Furthermore, at the end of last month, there were 106 Champions and 251 Contenders. Those 357 companies have been growing dividends for at least 10 years, meaning they obviously weren't cutting them from 2007-2009.
That seems to be more than a handful of "happy exceptions," no? And I think it's safe to say those 357 include the most popular companies owned by DGI proponents.
We're Doomed! Doomed, I Say!
Following is a fairly important passage tucked into the ninth paragraph of the Times article. (I have bolded what I considered most relevant.)
The situation today isn't nearly as dire for most companies as it was in 2009, and the stock market and the economy generally appear to be much stronger. Nor are all companies cutting dividends. In fact, overall, corporate dividends rose last year and, barring a severe economic shock, they are likely to do so in 2016. So are stock buybacks, the other widely used method of returning cash to investors.
In other words, just a few paragraphs after the author's ominous warning of an impending Dividend Doomsday - Cuts! Eliminations! Run for the hills! - he acknowledges that dividends actually have been rising and almost certainly will continue growing.
Having dealt a blow to his own thesis, Sommer steers the conversation to "pockets of pain... especially in the energy and commodities sectors." He names troubled oil companies ConocoPhillips (NYSE:COP) and Anadarko Petroleum (NYSE:APC) and mining giant Rio Tinto (NYSE:RIO).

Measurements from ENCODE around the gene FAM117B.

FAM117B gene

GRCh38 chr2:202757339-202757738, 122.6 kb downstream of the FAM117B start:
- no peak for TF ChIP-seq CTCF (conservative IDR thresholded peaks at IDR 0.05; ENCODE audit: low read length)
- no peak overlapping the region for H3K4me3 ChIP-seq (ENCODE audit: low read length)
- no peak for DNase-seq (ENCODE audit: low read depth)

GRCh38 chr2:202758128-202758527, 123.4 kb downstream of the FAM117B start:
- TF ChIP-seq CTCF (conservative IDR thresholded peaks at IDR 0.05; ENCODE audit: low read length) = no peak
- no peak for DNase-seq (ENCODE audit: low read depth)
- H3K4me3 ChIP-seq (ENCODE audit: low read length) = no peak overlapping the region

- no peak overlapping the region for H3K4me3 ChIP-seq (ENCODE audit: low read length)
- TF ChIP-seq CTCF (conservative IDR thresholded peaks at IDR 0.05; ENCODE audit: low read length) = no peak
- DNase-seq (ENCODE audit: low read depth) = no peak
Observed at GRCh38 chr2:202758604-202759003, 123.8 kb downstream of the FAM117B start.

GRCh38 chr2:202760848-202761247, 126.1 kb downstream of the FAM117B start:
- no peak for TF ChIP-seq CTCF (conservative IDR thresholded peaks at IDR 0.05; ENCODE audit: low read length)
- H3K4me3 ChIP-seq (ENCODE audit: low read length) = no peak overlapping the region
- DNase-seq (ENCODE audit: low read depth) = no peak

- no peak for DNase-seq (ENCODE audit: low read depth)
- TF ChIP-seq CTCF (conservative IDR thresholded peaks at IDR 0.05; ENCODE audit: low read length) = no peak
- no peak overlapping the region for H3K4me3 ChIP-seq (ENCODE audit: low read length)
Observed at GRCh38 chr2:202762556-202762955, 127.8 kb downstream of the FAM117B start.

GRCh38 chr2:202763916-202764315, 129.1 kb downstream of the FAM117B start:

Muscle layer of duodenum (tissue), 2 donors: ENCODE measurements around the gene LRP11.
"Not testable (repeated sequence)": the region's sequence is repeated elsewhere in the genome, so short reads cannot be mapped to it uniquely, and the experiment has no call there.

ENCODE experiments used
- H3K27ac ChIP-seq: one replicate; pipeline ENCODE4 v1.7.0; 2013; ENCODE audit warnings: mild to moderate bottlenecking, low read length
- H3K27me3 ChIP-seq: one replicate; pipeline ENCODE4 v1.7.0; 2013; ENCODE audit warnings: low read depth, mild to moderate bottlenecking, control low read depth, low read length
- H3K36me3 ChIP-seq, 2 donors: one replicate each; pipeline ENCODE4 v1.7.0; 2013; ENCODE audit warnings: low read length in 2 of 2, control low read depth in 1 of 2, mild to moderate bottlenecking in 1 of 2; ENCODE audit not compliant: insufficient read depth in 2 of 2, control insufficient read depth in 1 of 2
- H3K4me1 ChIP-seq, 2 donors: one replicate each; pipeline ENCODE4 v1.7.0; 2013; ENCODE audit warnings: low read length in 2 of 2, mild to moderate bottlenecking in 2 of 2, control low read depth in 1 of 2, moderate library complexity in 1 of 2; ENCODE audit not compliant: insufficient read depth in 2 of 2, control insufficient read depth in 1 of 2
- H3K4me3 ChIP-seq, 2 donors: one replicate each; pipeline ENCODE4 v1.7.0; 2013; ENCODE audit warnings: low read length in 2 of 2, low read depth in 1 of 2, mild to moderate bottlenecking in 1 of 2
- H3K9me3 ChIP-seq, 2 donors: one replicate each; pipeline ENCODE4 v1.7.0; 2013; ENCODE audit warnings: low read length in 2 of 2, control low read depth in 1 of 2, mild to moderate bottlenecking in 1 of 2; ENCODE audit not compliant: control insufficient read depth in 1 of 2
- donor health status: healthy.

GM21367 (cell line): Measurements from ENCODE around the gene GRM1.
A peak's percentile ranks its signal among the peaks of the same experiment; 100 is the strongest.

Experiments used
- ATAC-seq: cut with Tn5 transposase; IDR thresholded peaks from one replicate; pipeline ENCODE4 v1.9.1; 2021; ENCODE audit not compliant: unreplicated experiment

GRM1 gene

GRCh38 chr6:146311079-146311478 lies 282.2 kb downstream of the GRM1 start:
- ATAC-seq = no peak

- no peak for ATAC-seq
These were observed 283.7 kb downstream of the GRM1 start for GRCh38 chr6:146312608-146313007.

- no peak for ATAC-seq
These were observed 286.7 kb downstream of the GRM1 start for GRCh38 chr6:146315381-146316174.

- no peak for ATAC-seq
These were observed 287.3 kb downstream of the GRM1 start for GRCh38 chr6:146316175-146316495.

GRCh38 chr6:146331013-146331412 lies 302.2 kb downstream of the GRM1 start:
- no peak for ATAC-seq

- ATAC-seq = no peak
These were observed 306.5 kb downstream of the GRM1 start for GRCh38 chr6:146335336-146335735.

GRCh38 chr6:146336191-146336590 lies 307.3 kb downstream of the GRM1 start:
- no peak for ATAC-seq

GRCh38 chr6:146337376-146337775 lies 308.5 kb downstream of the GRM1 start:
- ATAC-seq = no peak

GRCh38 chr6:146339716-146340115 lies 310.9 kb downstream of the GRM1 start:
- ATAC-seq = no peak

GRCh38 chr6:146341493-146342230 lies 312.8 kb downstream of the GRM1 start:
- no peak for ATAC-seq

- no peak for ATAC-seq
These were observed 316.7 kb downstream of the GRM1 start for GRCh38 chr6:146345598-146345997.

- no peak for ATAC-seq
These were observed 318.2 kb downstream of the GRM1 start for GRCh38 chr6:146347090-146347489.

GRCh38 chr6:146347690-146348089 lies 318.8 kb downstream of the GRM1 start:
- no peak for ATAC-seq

Well yes, everybody knows that those sectors are under severe pressure - and that far more than dividends have been lost. Investors who use strategies other than DGI have been crushed by declining share prices, too. (And do I even need to mention that neither APC nor RIO are exactly classic DGI portfolio holdings?)
The article also talks about buybacks being reduced, and uses Exxon Mobil (NYSE:XOM) as a prime example.
Consider Exxon Mobil's moves early this month. They were drawn from the classic corporate finance playbook. It said that dividends were a "priority," and unlike Conoco, it said that it would maintain them and preserve its ability to make important capital investments during the oil price downturn.
Once the biggest practitioner of buybacks in the stock market, Exxon has been paring them for the last two years, and announced that it would reduce them more radically to conserve cash. Exxon's shares have actually risen slightly this month while Conoco's have fallen sharply.
Most Dividend Growth investors I know prefer income to buybacks. Most also considered XOM a higher-quality company than COP even before the latter slashed its dividend 66%. (Disclosure: I dumped COP from my personal portfolio at $47.59/share on Jan. 4, before its divvy cut and accompanying price freefall. Both COP and XOM do remain part of the Dividend Growth 50 portfolio I oversee.)